GRN of Warrenville Focuses on Hiring Incorporating Soft Skills

GRN of Warrenville has been trained in recruiting candidates with Soft skills.

Warrenville, IL, August 15, 2013 --( Global Recruiters Network of Warrenville has positioned their firm to take executive search and recruiting to the next level by training their team on how to examine a candidate for non-technique/ Soft Skill’s. Today the talent pool has many talented individuals. They see the challenge as, “how do they navigate the sea of talent and fulfill a client’s needs for employee’s of top talent”? GRN of Warrenville still has a strong focus on technical skills but now is prepared to evaluate the Soft Skills* of a candidate for employment.

Many human resource team’s initial qualifications to begin interviews are based on how well a candidate fits a “job description” that is weighed extremely heavy toward the technique needs. GRN of Warrenville feels they can deliver a fully developed candidate by investigating both Hard skills and soft skills. According to Bonnie J. Knutson, at the Eli Broad College of Business at Michigan State University, she feels that in a number of professions, Soft skills may be more important over the long term than occupational skills. GRN of Warrenville refer to a survey done in October of 2012 on Linked-In in regards to what keeps employee’s motivated. Close to 4000 people surveyed (45%) believed that “recognition at work” is important. The skill of knowing how to reward/recognize an associate falls under Soft skills. If you wish to learn more about them visit or e-mail Companies interested In having them as part of your business community call James Stewart at 331 431-9450. They would enjoy being part of your business community on Linked-In.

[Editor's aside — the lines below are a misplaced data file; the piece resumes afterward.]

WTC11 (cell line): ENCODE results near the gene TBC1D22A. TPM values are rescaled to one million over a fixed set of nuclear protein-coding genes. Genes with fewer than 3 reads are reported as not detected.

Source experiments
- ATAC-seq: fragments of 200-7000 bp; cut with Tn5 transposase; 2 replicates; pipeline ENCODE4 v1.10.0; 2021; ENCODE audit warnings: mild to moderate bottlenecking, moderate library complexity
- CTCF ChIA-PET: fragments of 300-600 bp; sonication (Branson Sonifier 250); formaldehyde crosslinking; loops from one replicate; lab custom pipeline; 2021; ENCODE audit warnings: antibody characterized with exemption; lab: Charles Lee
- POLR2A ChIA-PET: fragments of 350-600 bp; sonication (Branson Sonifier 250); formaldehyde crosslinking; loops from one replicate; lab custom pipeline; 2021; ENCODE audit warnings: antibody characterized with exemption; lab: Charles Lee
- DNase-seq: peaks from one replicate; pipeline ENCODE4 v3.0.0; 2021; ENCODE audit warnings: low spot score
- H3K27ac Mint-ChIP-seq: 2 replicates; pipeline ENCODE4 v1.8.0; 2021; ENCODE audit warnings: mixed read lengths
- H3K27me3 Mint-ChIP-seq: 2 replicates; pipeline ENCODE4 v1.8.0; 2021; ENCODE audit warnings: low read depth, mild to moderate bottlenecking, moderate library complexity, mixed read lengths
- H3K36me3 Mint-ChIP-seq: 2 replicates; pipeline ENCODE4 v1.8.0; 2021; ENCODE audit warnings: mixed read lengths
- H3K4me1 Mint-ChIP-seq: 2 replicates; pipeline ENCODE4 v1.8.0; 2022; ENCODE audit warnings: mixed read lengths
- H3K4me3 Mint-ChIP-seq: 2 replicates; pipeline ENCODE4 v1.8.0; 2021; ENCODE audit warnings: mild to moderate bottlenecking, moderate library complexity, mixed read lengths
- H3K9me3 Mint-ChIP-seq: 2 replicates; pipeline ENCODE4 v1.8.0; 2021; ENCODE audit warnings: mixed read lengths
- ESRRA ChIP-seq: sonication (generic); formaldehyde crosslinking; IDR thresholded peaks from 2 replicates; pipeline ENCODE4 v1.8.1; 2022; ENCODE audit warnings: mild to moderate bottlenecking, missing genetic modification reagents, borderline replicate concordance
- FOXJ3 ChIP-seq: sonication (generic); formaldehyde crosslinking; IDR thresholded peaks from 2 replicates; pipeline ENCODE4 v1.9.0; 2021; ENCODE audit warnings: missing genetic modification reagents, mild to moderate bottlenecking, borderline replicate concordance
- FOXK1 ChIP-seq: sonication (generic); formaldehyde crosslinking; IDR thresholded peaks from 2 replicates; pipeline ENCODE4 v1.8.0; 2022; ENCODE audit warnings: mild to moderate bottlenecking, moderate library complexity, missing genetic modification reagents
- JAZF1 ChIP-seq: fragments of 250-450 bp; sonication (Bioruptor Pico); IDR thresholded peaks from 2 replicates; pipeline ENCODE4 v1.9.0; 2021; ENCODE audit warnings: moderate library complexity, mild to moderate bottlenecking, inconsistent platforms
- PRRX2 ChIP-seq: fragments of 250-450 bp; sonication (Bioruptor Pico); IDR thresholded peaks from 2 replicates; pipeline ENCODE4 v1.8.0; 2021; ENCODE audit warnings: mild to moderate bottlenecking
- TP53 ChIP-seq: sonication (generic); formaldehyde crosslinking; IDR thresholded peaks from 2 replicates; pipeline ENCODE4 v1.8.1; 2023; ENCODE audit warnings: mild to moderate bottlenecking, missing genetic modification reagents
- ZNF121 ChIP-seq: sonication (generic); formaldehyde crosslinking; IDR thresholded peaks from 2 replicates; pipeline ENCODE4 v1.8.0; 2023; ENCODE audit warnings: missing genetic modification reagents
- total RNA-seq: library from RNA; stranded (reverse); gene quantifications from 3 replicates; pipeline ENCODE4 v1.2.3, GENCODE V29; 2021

*According to Wikipedia, “Soft skills” is a sociological term relating to a person's "EQ" (Emotional Intelligence Quotient), the cluster of personality traits, social graces, communication, language, personal habits, friendliness, and optimism that characterize relationships with other people. Soft skills complement hard skills which are the occupational requirements of a job and many other activities.”
GRN of Warrenville
James Stewart